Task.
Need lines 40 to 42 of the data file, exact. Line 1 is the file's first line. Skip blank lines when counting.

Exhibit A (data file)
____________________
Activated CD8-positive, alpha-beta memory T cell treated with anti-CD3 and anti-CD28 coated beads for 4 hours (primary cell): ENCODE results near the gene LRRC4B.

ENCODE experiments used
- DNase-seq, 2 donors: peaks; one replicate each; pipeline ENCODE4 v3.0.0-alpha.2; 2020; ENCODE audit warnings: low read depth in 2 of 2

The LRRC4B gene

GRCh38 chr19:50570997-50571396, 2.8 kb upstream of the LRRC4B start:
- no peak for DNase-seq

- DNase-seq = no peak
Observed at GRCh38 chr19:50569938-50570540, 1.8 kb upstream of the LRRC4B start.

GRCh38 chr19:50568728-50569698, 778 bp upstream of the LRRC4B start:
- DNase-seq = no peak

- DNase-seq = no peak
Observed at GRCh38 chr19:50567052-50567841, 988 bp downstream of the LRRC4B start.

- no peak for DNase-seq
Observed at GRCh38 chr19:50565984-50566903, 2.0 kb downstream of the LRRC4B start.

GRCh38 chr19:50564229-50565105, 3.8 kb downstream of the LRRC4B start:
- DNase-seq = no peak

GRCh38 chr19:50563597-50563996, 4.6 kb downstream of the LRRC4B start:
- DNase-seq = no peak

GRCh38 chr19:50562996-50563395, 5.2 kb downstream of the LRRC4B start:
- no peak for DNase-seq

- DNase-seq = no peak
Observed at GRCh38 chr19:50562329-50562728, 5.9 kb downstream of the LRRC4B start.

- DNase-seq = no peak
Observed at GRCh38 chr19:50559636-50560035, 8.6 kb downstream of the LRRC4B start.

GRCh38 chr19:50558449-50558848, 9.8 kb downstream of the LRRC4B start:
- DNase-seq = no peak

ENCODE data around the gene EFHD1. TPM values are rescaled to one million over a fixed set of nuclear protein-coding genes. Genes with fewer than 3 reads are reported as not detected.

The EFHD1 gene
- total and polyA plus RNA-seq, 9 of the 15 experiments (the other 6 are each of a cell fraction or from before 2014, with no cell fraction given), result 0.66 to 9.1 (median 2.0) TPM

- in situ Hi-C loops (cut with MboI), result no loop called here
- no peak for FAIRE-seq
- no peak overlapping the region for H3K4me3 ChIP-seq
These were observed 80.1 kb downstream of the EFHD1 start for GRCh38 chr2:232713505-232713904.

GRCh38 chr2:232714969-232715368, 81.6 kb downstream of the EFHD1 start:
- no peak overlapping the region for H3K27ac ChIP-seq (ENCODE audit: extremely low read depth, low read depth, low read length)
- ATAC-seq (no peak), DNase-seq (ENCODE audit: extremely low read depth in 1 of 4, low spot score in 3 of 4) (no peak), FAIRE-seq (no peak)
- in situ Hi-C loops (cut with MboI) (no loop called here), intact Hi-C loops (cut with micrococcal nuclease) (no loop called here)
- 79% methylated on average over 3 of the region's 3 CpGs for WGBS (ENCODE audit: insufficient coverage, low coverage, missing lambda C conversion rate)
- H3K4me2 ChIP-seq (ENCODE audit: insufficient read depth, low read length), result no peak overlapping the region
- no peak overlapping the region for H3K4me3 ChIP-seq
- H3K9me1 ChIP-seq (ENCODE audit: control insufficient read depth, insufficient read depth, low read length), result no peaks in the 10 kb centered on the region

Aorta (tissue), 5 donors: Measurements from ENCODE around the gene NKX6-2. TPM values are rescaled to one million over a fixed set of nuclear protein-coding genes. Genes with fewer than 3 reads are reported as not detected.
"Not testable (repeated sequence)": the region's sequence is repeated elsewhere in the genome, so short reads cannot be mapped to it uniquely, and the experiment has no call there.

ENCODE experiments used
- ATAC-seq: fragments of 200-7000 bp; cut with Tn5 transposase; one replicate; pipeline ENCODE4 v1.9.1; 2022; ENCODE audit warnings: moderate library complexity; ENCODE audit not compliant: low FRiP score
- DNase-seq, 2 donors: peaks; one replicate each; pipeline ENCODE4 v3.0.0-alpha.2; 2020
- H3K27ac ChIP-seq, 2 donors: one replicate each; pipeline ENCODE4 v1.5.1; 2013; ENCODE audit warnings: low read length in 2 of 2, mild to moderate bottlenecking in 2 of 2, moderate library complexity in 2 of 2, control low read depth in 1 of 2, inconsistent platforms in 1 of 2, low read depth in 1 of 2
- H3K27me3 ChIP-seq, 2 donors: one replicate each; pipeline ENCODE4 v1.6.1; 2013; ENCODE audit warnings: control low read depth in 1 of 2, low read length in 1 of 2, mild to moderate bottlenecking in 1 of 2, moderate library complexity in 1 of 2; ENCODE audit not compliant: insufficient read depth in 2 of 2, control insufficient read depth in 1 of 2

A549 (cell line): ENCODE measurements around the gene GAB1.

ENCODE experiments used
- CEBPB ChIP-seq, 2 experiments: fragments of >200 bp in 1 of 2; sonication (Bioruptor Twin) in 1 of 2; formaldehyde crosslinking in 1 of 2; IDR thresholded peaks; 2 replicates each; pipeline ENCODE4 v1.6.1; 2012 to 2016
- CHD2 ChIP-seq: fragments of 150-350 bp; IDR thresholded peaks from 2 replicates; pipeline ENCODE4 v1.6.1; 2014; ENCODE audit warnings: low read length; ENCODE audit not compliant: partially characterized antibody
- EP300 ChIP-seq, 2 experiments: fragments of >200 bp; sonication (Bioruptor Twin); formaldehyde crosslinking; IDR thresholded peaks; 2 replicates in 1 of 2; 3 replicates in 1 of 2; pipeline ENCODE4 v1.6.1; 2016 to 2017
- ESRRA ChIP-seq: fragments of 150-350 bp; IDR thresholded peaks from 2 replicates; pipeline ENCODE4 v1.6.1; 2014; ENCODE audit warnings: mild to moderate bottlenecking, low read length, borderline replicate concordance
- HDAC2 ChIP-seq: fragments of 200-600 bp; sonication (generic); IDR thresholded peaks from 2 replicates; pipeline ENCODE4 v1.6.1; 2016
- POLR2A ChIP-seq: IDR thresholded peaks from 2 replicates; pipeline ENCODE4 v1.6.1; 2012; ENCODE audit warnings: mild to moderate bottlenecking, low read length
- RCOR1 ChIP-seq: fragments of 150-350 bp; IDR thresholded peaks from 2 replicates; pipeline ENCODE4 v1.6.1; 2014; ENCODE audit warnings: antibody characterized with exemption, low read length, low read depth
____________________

- no peak overlapping the region for H3K4me3 ChIP-seq
- H3K9me1 ChIP-seq (ENCODE audit: control insufficient read depth, insufficient read depth, low read length), result no peaks in the 10 kb centered on the region

Aorta (tissue), 5 donors: Measurements from ENCODE around the gene NKX6-2. TPM values are rescaled to one million over a fixed set of nuclear protein-coding genes. Genes with fewer than 3 reads are reported as not detected.